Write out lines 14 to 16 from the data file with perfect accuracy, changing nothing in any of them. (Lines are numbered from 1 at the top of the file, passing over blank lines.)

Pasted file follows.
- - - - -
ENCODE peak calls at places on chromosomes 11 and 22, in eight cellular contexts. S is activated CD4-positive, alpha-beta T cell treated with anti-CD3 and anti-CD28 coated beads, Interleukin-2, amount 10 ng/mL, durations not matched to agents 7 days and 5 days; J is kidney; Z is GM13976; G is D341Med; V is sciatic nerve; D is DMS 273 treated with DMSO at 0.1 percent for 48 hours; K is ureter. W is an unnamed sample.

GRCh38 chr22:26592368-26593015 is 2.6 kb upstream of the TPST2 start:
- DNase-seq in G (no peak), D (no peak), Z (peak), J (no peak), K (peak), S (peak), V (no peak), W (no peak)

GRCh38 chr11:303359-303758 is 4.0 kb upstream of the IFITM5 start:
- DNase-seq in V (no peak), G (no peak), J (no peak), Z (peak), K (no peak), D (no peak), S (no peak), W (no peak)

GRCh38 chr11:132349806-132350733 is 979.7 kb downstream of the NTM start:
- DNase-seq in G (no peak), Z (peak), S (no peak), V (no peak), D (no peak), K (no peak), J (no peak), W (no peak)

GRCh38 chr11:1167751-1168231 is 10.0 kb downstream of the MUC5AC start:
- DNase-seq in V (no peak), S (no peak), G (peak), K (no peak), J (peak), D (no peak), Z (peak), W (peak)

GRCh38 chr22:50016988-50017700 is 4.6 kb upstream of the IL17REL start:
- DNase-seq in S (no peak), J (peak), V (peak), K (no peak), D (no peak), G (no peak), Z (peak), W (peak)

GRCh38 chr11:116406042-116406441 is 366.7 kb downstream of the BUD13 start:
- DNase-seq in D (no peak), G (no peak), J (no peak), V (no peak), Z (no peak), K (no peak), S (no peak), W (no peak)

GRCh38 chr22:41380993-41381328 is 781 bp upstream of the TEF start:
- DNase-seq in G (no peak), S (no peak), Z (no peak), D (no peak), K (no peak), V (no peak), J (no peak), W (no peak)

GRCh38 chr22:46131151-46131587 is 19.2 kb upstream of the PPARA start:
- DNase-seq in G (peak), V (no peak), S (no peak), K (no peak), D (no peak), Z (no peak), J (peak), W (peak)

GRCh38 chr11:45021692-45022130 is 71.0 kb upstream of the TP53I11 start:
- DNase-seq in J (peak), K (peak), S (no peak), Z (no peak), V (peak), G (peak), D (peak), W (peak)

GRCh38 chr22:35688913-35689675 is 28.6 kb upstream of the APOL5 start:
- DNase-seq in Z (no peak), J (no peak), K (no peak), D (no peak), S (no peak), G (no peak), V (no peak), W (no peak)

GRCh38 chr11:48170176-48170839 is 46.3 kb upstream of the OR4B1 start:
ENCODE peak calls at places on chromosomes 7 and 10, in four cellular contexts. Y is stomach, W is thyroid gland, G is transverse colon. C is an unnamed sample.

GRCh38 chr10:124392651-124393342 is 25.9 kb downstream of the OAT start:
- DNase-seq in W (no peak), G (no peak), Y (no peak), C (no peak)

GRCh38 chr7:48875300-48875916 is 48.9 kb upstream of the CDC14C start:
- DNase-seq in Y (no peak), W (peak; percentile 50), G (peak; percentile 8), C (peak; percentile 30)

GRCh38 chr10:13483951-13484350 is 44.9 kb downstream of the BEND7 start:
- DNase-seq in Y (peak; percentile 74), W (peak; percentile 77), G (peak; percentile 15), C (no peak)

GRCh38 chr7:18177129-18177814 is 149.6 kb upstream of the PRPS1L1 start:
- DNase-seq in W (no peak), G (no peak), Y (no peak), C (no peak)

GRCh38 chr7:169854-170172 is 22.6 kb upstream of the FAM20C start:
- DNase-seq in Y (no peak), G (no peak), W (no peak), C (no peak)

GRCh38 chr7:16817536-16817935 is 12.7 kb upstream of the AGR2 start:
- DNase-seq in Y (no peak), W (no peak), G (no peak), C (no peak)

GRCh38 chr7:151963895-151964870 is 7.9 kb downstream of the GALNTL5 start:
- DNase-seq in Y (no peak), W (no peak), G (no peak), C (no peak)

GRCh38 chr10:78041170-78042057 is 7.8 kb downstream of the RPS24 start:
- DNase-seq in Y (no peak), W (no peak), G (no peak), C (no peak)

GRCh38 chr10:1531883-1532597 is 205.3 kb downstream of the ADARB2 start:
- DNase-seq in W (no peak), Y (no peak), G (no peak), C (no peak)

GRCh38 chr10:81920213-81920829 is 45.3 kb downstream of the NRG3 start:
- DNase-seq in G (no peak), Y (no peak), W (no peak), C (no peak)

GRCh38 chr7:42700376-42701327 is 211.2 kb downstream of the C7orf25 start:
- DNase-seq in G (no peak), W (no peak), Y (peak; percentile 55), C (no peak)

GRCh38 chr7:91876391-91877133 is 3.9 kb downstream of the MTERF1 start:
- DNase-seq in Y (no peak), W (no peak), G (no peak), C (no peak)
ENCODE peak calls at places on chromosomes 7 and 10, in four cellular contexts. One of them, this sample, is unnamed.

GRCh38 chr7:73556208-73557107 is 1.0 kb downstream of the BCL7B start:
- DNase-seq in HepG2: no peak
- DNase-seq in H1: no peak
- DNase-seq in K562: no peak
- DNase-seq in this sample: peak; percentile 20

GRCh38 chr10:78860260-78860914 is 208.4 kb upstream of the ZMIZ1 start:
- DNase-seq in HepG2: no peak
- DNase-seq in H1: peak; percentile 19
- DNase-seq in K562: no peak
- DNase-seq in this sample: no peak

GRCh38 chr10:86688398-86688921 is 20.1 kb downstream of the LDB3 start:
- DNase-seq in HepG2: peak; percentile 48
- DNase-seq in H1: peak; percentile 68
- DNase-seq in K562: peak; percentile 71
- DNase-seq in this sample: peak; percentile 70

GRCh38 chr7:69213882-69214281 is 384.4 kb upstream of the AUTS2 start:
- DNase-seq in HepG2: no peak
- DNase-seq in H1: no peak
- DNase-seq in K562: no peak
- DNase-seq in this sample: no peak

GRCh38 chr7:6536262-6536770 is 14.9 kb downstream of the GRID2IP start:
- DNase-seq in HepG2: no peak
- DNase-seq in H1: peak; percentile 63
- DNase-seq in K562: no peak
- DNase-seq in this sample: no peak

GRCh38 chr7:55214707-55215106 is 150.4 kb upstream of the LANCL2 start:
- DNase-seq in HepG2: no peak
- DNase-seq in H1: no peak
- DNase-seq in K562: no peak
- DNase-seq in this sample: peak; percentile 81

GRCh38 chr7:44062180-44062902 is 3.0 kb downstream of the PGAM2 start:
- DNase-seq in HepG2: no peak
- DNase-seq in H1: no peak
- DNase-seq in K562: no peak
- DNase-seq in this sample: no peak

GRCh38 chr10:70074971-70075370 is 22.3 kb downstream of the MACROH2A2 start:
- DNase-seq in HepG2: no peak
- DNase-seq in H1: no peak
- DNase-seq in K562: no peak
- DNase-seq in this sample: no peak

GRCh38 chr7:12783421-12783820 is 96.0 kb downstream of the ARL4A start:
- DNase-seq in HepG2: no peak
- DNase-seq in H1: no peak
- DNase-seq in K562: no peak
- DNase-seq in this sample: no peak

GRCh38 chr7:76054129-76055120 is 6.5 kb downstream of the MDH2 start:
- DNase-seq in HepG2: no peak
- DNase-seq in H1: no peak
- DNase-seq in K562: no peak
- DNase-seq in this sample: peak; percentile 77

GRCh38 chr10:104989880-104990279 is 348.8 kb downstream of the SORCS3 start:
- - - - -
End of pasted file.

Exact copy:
GRCh38 chr22:41380993-41381328 is 781 bp upstream of the TEF start:
- DNase-seq in G (no peak), S (no peak), Z (no peak), D (no peak), K (no peak), V (no peak), J (no peak), W (no peak)

GRCh38 chr22:46131151-46131587 is 19.2 kb upstream of the PPARA start: